Bunn recently reflected on changing mountain landscapes in a guest post to GlacierHub: “My hope is that new John Muirs and Ansel Adams will arise, who encourage aesthetic appreciation and conservation of these sacred places. We may not be able to reverse a climate catastrophe, but we can be aware of those documenting change and supportive of the indigenous communities with creative solutions and investment.”
There is a special discount of 10 percent for GlacierHub readers. The alpine calendar is printed on premium photo paper, size 30 x 20 cms (A4). Price £9.99 P&P UK £5, ROW £7. To receive the special discount order via firstname.lastname@example.org. Payment either by Paypal or invoicing via direct transfer or check. All images copyright Fi Photos.
Fiona Bunn is a British and Swiss alpine photographer. For more of Fiona Bunn’s work, visit her website at www.fiphotos.org.
A recent study in the high-altitude Kingdom of Bhutan indicates climate change may have its yak herding population on thin ice. Owing to its topography, the Himalaya provides for a variety of climatic conditions and human populations to study. This diversity makes indigenous peoples who inhabit those areas uniquely qualified to provide traditional knowledge, empirical evidence, and perspective.
This new study, published in Mountain Research and Development, seeks to evaluate vulnerabilities of the yak herding livelihood; no fancy instruments, no ice cores required, just people talking to people who have seen a place change over a long period of time.
One hundred village elders, averaging 60 years of age, were chosen as the survey subjects. The researchers from Bhutan’s Ministry of Agriculture and Forests set out on foot in late summer 2017 to gauge the elders’ awareness of environmental changes as well as their perceptions of climate change signals, weather patterns, water and vegetation changes, and economic impacts. The elders offered keen, spatio-temporal perspectives for the researchers who aimed to measure perceptible changes in climate.
Study sites in major yak herding communities were selected in the districts of Thimphu, Bumthang, Paro, and Wangdue. The elders were interviewed in a two-stage sample, and results of the questionnaire were averaged across the population. Survey questions were pretested and framed as closed-ended with three possible responses: “agree,” “disagree,” and “neither.” The conclusions drawn from the results provide a snapshot of a corner of the world at a tipping point.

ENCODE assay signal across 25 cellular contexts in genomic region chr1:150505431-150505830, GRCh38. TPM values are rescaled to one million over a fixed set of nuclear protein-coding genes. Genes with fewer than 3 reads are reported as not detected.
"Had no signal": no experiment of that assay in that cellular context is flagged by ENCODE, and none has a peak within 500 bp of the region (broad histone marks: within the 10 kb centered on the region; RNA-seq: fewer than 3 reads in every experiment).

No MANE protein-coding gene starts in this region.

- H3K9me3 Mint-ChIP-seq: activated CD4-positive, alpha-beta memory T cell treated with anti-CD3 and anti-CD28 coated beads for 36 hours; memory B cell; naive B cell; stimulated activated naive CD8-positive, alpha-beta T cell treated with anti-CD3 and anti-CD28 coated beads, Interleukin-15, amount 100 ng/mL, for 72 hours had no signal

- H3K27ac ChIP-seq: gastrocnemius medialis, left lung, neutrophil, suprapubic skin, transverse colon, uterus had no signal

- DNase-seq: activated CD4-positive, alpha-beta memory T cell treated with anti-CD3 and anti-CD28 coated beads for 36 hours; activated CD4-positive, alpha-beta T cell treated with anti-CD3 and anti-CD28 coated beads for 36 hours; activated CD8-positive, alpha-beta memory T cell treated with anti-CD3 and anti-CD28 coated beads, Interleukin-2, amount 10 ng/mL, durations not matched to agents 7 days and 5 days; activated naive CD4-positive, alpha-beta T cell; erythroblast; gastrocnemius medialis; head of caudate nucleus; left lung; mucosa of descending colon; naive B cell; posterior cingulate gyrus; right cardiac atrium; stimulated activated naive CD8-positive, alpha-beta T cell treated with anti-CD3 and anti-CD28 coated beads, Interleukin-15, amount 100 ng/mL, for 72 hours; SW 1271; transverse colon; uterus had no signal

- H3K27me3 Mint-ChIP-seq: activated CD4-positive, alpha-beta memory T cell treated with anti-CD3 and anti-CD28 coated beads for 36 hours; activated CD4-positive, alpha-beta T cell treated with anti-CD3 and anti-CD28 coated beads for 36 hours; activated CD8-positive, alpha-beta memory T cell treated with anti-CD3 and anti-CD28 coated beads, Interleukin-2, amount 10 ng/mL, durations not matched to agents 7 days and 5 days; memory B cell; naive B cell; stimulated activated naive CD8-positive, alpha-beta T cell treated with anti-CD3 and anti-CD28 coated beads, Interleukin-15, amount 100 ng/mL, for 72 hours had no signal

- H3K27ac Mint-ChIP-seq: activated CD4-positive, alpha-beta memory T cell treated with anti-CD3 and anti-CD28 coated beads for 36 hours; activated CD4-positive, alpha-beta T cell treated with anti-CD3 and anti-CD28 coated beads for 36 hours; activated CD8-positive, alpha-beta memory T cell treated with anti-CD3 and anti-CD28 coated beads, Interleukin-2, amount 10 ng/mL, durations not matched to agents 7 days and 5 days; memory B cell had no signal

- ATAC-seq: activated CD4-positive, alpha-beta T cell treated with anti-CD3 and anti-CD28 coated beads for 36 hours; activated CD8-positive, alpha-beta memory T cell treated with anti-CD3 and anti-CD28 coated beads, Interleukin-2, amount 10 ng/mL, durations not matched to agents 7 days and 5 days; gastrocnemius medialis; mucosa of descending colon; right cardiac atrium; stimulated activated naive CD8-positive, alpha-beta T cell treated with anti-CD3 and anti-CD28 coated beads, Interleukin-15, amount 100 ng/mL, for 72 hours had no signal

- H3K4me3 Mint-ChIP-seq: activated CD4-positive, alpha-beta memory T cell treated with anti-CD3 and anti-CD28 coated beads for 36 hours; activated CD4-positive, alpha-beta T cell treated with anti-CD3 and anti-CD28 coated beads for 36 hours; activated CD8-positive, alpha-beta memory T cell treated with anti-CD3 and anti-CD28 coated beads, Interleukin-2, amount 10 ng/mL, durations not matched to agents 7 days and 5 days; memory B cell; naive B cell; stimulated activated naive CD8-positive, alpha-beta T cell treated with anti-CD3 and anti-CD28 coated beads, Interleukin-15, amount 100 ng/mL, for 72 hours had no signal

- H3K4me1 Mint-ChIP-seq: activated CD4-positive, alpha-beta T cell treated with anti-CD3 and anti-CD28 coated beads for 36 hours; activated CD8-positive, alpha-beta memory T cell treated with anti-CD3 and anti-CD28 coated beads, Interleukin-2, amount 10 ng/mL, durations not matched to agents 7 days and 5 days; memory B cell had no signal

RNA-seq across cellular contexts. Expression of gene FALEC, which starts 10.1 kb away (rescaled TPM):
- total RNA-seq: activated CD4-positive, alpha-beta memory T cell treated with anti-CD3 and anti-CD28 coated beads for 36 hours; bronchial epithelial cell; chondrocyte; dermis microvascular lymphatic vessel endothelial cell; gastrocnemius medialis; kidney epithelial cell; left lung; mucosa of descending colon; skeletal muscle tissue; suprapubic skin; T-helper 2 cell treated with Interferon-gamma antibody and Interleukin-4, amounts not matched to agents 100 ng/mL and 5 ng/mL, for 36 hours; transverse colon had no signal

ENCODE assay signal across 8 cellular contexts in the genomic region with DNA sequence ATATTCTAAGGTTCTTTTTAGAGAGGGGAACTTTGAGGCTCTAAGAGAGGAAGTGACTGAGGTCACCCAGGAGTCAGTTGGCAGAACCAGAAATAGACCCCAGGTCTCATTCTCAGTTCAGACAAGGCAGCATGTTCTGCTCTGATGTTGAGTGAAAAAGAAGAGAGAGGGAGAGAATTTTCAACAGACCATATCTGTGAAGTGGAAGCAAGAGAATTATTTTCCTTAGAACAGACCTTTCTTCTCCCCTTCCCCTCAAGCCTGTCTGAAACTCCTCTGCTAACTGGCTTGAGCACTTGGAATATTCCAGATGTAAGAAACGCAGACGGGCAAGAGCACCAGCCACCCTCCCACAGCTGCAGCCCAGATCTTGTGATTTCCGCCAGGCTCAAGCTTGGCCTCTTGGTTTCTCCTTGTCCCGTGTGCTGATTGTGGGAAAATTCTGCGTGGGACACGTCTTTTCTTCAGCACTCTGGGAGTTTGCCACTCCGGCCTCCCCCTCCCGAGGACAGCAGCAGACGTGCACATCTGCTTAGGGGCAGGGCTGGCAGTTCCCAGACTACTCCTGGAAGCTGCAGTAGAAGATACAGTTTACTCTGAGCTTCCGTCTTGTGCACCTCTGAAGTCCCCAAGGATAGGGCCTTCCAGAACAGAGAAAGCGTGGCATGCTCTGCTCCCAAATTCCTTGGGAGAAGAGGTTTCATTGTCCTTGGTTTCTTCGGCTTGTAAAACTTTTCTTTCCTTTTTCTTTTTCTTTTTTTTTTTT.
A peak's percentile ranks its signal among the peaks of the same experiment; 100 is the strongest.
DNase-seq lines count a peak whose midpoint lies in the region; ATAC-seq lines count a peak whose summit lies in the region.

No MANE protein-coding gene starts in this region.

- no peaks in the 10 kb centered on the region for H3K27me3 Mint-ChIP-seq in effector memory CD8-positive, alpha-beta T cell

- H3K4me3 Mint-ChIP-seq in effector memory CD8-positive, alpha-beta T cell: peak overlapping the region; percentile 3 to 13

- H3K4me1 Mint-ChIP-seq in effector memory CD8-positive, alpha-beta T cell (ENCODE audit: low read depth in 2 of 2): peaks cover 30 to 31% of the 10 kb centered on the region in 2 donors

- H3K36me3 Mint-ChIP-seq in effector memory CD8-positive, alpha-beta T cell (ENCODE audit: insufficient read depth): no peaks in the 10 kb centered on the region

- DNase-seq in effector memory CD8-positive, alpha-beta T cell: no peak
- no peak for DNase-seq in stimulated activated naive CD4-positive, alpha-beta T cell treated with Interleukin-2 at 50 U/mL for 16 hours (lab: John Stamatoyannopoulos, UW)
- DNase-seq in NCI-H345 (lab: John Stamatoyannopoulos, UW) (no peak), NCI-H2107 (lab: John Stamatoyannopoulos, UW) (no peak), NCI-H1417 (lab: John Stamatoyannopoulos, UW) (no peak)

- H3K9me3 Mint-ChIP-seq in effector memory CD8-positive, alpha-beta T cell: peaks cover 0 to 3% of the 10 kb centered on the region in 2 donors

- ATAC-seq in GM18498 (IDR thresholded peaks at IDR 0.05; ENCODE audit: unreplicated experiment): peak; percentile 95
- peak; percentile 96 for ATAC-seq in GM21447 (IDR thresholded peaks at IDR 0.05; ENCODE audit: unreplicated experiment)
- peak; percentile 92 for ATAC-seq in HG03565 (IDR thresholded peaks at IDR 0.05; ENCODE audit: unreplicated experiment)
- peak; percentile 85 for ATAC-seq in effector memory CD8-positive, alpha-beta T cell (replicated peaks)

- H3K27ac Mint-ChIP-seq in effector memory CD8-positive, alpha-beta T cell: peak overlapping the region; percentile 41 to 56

The yak herding elders’ observed warming over the past 15 years concurs with climate-research data. Data, often measured from a distance and at brief moments in time, can lack salience when presented alone. But when compared next to the testimony of observant, indigenous people, like the yak herders, the data carries greater weight and texture.
The elders observed the increase in temperature, glacial retreat, and an ascension of the snow line. They noted that weather events like flash flooding have become increasingly unpredictable and severe. A majority of respondents said that the frequency of landslides has also increased, though they were divided on the increase of glacial lake outburst floods, a catastrophic consequence of receding glaciers.
Though yak herders are few in number, herding is the lifeblood for a majority of inhabitants in Bhutan’s high Himalaya. To provide additional income for the yak herders, in 2004 the government gave them explicit collection rights to harvest cordyceps, a valued element in traditional Chinese medicine.
According to Tashi Dorji, a senior ecosystems specialist and Bhutan’s “Godfather of Conservation,” the fungi are complicit in luring yak herders away from yak herding. Dorji told GlacierHub “With good market price, the income from this high value commodity has encouraged yak herders to invest in alternative livelihood in downstream-away from yak farming.” Though now the cordyceps themselves are in doubt due to the changing climate.
Dorji cited another pressure forcing rapid transformation of yak herding in Bhutan: education. While primary schools are common in yak herding villages, young farmers are forced to migrate downstream for higher education. Dorji told GlacierHub, “This already distances younger generation of herders from their landscape and their traditional farming knowledge. Coupled with inherent difficulties and lack of socio-economic development amenities in those landscapes, young herders are less attracted to yak farming.”
The researchers offered a reduction in herd size as a potential adaptation strategy for the yak herders. A smaller herd equates to reduced income, less security and more hardship. While harvesting prized cordyceps is offsetting losses in yak productivity in the interim, a long-term strategy will likely need to include alternate economic opportunities.
As temperatures advance, the hardships will grow. Hardly a country in the world has contributed less atmospheric emissions than Bhutan. And yet it is populations like the yak herders who suffer from climate change first, and most. External forcings like globalization increases might lure yak herders into exploring other ways of subsistence. As northern Bhutan becomes increasingly connected to the world and the yak herding livelihood continues to be threatened, their way of life will remain tenuous.